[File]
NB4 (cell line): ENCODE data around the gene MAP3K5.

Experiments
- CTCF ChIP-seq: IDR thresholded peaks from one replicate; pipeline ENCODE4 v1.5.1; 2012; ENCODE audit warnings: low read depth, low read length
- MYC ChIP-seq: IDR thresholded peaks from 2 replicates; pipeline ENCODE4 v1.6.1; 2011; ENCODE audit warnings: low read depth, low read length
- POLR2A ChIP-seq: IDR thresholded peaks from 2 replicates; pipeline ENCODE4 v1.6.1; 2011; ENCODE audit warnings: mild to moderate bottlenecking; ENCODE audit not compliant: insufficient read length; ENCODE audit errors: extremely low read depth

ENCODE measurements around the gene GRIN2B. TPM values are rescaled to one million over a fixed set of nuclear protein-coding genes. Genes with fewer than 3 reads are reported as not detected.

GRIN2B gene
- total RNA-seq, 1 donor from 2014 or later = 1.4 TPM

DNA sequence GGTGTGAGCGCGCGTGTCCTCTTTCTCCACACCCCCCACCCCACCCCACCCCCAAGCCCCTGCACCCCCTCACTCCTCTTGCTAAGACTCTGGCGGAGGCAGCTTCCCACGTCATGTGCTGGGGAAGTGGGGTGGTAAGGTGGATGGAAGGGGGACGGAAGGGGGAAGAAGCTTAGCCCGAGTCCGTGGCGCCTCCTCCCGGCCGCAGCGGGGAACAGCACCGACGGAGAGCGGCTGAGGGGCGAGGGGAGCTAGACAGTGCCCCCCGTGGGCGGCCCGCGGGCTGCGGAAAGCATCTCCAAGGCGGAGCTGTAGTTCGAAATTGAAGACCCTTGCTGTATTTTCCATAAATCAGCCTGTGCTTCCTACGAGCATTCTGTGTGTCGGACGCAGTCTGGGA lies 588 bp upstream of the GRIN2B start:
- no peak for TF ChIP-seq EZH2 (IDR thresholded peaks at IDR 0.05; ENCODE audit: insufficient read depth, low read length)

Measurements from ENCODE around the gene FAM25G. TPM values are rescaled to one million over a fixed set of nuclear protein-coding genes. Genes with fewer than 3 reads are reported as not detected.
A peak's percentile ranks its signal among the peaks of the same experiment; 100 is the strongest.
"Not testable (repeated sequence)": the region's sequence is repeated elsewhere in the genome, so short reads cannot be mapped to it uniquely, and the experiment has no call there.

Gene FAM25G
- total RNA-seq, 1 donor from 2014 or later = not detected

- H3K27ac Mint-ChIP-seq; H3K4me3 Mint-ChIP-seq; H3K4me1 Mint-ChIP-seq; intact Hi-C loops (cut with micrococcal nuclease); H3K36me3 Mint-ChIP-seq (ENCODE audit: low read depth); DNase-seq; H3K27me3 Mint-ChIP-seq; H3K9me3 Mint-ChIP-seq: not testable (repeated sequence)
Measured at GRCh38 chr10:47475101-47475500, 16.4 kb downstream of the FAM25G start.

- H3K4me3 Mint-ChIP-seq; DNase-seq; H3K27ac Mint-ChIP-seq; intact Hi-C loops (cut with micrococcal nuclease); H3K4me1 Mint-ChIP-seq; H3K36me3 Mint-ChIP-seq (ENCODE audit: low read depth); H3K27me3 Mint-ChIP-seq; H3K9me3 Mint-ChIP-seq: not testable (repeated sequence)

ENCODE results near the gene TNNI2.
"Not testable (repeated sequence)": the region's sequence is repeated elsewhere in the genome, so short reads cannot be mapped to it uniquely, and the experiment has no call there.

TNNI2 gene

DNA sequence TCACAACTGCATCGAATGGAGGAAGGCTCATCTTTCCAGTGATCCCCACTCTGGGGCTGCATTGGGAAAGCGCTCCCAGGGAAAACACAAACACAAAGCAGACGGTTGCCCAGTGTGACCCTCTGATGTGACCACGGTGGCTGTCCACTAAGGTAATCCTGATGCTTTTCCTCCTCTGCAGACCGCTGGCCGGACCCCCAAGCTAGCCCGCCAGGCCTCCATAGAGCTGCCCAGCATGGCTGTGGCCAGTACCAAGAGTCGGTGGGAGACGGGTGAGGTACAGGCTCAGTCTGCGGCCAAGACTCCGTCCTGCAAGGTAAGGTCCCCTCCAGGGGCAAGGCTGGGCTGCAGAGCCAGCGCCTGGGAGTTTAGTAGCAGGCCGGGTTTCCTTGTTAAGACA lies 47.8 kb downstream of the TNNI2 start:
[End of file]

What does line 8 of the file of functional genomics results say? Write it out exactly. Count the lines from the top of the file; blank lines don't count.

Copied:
- total RNA-seq, 1 donor from 2014 or later = 1.4 TPM